What's your advice for inventors trying to get shelf space for their products?
You can't be afraid to start small. When we were just beginning, we had an idea for a dustpan. There was an independent hardware store across the street from our headquarters, and we asked them if we could put our dustpan in their window. So you build slowly from there; you get data, and then you can go to the regional players and eventually you'll work your way up.
You have a cutting-edge brand, yet you're working on smart-home products with huge, traditional GE. Why that partnership?
There was a bit of an issue with our name. As we were thinking about how to attack the connected home, and to make this really important safety stuff like smoke detectors and locks, we realized, "Do you want your lock to be quirky, or do you want it to be good?" GE is a very trusted brand, and it was looking to enter the connected home.
How can startups make sure they're getting a fair deal when they sign up with big partners?
My only real concern was, "Will they slow us down?" And what I came to realize was, "If they do slow us down, it will be for the right reasons." GE understands the regulatory environment and some supply-chain logistics better than we did.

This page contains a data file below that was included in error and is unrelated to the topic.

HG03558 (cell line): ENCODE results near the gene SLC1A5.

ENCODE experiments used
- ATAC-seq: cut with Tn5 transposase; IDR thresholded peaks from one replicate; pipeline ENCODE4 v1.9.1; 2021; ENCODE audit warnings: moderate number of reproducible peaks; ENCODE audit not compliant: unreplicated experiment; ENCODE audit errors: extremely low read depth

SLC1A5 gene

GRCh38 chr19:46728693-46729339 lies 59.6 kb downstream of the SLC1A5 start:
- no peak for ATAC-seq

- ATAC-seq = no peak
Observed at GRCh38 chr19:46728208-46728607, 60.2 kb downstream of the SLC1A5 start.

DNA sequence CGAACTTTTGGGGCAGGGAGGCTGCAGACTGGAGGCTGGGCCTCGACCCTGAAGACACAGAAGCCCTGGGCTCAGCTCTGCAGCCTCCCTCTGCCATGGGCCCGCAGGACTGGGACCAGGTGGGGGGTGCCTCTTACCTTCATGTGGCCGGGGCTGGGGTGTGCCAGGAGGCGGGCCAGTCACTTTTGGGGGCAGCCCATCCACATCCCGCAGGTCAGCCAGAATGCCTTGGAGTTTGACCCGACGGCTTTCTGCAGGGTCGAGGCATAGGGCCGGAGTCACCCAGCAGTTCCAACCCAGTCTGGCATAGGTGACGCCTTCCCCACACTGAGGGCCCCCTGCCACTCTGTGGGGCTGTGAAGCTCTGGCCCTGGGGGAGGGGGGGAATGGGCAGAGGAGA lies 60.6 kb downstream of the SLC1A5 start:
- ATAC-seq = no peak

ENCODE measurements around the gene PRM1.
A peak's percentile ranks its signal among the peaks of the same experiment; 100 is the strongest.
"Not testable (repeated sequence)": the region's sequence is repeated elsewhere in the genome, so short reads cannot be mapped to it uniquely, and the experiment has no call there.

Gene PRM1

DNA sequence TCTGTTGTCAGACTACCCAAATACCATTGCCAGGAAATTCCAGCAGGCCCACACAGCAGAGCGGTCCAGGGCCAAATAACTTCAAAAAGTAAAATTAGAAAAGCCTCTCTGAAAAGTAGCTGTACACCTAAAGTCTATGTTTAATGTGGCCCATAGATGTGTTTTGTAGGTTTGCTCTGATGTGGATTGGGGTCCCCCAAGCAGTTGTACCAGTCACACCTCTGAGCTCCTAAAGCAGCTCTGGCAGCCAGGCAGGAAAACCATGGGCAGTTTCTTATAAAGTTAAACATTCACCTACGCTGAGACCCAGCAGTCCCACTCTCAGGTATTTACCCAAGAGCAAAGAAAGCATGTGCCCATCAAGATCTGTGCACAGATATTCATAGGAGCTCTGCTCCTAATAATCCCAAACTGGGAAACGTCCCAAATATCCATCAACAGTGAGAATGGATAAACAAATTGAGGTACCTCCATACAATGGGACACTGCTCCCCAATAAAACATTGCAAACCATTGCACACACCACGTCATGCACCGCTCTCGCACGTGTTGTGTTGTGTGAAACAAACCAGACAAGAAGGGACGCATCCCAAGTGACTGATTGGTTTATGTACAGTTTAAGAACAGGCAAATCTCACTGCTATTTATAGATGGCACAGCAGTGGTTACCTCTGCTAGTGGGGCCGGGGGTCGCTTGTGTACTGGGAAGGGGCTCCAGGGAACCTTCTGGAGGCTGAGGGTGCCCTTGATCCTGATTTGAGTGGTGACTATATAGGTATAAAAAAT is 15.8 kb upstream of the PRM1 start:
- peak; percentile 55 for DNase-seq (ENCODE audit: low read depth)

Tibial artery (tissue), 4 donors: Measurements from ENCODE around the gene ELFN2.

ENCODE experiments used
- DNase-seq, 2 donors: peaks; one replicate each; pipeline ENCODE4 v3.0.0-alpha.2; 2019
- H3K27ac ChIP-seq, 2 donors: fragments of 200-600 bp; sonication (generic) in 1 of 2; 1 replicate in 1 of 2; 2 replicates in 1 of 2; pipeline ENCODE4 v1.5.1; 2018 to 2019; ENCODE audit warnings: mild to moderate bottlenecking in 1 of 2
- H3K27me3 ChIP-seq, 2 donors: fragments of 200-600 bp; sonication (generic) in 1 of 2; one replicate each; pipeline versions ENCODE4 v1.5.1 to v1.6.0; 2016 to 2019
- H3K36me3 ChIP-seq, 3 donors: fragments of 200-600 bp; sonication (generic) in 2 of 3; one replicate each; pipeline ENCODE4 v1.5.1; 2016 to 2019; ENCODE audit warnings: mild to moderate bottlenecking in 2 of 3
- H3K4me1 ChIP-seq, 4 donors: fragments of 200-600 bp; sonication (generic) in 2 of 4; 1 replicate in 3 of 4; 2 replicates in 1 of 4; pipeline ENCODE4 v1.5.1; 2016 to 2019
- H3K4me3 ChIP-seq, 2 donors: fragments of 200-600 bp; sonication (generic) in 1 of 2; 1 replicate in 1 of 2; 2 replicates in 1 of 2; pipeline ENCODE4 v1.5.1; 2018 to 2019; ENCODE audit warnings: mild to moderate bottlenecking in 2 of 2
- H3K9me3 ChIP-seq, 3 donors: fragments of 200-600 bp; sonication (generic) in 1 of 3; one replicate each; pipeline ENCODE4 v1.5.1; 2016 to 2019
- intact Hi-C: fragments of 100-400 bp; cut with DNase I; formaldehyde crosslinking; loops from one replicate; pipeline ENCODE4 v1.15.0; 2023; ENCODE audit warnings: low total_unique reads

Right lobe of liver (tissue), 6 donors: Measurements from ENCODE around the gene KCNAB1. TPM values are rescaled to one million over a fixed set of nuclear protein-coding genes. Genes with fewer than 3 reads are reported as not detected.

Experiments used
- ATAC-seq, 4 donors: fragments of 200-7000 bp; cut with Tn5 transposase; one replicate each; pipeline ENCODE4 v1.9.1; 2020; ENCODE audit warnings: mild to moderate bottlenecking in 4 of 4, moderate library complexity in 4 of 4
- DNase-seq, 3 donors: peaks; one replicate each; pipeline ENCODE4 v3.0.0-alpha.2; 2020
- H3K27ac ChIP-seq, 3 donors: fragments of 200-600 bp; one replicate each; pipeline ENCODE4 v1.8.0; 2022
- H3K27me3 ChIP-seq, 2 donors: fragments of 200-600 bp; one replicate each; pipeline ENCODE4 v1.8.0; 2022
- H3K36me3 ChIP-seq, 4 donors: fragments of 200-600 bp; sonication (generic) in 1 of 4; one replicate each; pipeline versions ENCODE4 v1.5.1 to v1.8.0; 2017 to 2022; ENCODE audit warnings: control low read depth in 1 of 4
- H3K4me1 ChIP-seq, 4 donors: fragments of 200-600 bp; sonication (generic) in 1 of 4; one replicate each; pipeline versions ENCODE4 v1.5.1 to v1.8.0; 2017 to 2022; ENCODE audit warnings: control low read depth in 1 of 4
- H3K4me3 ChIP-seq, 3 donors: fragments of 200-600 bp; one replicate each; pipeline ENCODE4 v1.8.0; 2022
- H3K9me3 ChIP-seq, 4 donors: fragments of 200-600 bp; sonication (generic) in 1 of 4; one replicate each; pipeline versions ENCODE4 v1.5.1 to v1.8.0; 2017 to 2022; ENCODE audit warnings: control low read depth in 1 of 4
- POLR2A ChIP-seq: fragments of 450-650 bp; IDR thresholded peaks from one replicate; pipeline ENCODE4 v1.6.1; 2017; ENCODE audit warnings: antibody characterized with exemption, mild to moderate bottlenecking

You support American-made products, but how can domestic entrepreneurs compete with cheaper foreign manufacturing?
Have you ever met anyone who wants to start a factory? This is terribly disappointing to me. My mom ran a factory in Queens, and that's why I'm an inventor now. But today people build photo-sharing apps instead. Entrepreneurs need to step up and say, "I want to start a different type of company. It won't be sexy. We're going to judge ourselves by how many parts we push out on an hourly basis." That's not exciting to most people, but that needs to happen.